THE SECRET OF CRETE by Hans Georg Wunderlich


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I had visited the Minoan sites to explore the traces of early geological catastrophes but what I found were curious contradictions."" Taking issue (gently) with Arthur Evans' reconstructions which placed the Palace of Knossos in a sort of belle epoque of cosmetics and games, Wunderlich proposes that the diminutive bathtubs were more suited to funerary urns, that the Queen's bedroom was hardly airier than a prison but would have made a fine sepulcher, and that the recreated frescoes of frolicking youths and bulls were as accurate a depiction of the arena games as a Busby Berkeley routine. In brief, the secret of Crete is that it was a gigantic mortuary. Admittedly iconoclastic, Wunderlich's analysis is completely sound and his ideas are distinguished. The book would have been a gem if he had only stuck to this theme, but unfortunately an overly large portion is devoted to historical diversions (such as methods of mummification) which are boring beyond belief, and quasi-philosophical digressions. It's a shame that such an excellent re-thinking of this famous site, logically consistent from all points of view, should be so amateurishly presented. Strongly recommended though for archaeology buffs who know how to skim.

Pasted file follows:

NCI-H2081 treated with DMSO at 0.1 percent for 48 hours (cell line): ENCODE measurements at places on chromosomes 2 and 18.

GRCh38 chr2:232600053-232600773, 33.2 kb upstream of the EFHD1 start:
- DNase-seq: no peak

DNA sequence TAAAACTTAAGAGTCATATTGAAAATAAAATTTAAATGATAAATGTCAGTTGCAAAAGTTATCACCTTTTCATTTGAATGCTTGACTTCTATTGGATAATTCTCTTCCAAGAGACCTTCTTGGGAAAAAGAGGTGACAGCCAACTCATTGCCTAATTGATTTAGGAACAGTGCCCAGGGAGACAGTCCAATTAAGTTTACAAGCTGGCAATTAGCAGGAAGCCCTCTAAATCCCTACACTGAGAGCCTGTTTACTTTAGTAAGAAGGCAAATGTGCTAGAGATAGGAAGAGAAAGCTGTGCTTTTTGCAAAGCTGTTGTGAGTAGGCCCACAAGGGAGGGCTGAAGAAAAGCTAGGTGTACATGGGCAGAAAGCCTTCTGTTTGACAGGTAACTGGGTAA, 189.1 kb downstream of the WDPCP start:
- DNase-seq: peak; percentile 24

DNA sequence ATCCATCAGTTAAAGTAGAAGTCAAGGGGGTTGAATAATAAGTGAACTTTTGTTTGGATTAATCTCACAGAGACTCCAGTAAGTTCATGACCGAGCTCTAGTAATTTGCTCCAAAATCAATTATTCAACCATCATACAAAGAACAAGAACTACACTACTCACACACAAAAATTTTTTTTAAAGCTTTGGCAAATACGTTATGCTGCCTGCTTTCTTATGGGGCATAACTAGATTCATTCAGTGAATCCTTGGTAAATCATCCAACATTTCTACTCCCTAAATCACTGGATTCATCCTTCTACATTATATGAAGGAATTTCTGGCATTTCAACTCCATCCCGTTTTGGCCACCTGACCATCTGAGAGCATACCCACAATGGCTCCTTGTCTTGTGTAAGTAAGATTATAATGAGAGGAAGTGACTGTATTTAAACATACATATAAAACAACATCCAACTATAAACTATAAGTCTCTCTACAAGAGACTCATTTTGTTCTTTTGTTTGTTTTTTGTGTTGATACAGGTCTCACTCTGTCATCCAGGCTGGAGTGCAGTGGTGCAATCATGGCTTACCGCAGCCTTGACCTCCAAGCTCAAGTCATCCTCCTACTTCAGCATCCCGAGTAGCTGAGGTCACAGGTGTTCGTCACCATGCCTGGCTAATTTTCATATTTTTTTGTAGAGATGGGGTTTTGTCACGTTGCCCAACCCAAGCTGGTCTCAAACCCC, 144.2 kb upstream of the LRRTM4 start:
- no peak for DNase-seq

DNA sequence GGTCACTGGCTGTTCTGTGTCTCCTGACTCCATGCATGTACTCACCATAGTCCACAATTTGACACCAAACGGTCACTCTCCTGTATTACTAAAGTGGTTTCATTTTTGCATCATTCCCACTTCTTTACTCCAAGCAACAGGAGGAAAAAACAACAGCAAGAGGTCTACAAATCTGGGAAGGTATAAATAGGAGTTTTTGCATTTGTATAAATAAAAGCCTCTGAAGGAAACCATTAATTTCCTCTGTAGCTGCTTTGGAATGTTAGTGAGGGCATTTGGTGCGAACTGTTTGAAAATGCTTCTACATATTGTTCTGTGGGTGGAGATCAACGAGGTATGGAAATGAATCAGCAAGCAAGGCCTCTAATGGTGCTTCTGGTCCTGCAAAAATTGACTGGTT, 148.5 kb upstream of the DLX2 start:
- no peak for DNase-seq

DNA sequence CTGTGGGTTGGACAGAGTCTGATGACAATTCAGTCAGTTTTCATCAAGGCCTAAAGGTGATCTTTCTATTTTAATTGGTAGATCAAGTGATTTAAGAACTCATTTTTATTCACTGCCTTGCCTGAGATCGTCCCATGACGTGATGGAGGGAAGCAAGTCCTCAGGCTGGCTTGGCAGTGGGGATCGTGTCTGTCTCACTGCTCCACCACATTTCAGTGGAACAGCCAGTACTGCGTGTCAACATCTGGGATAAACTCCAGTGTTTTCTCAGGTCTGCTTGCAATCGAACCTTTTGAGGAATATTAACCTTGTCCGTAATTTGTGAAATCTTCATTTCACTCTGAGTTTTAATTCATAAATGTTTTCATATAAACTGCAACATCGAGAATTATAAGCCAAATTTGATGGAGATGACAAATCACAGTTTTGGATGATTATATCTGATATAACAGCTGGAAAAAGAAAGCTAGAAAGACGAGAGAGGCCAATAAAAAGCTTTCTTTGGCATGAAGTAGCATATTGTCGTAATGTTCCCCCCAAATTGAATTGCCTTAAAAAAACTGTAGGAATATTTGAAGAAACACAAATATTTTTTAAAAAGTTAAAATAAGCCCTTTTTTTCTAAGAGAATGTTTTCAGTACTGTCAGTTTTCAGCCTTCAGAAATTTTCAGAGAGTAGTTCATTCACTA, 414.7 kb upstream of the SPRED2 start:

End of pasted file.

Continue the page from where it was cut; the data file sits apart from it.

Pub Date: Nov. 1st, 1974
Publisher: Macmillan